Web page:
Book (Re)Writing – Looking at my own advice

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book-editing

So a couple of weeks ago I admitted in my first post on Book (Re)Writing that I had to face the truth and re-write my beloved book into something more than just the book that I have written for myself to read. I came to the conclusion a while back that I needed to do this, but admitting that truth to myself was one of the most heart-breaking things I have ever had to go through.

Making myself accountable to others via the power of blogging as well, has put me in a position that I have never been in before.

I don’t talk about my own writing very much. I am a very private person and my writing is very personal to me. The voices in my head are the characters that I have created, moulded, and changed over time into people that are as real to me as the colleagues I work with on a daily basis and the family I have known and loved my entire life.

I have been thinking quite a bit about how to make myself accountable via blogging, because the decision to blog my way through the re-writing process was made on the spur of the moment. I had hoped it would prompt me into getting on with it. Life isn’t that easy; I’m busy at work and my life is crazy at the moment. I’ve been struggling with depression for a long while, and at the moment that has taken from me my love of reading because of one bad book that’s turned me away from my escape. Thinking about my own has not been my top priority.

I’ve had the weekend to myself and I’ve been using it to procrastinate from thinking about the book by instead thinking about a short film I have to write in the coming week for a screen-writing class. I’ve also been watching romantic comedies that I grew up loving, while crocheting a massive blanket that takes my hands away from being able to potentially write as I have the films on in the background.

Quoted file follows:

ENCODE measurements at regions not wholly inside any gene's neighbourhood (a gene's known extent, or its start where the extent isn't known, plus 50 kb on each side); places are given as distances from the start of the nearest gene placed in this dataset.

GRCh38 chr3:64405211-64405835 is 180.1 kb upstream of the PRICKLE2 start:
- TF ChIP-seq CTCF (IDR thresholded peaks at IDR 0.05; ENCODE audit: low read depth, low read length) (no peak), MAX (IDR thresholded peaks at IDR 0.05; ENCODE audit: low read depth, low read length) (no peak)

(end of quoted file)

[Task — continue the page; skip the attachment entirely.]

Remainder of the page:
The slew of reviews that will get published in the wake of this binge watch will be testimony to a simple truth. I’ve not been sure where the heck to actually start with re-writing my book. That was the case until I watched 27 dresses.

Weird thing to have actually prompted me to realise where I need to start, but in the film Jane collects articles of her favourite journalist. Somehow, in the bizarre way my brain works, I made the leap of logic from those collected newspaper articles to my own collected thoughts on writing that I’ve already shared with the world.

My Key to a Great Story blog series is where I already have shared my thoughts on writing. While in the majority of the blog I have constructed my thoughts on character creation, plots and world-building by looking at popular films and books, that was not universally the case. When I posted about the differences of writing in the first person, third person restricted and third person unlimited, I used my own writing. I’ve put my thoughts on writing out there in the world, and I even allowed some of the original writing I do seep into that as well.

And therefore I’ve figured out where I need to start – I need to look at my own advice and plan this blog series around what I’ve already told you what I think makes a good story.

Sounds like it should have been simple leap of logic to make, but as any writer will tell you, there is nothing simple about writing, and certainly not about re-writing.

 

 

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About kabrown4

A quaint life full of teacups searched for inspiration to fuel a writer dreaming of fantasy worlds that are full of friends found only in words. I have been writing for as long as I can remember and over the years I have developed many stories and many characters. This is my blog about the journeys I've been on over the years, and the road I'm still travelling as a writer.

One response »

  1. Pingback: Book (Re)writing – How to lose the Plot! | A Young Writer's Notebook

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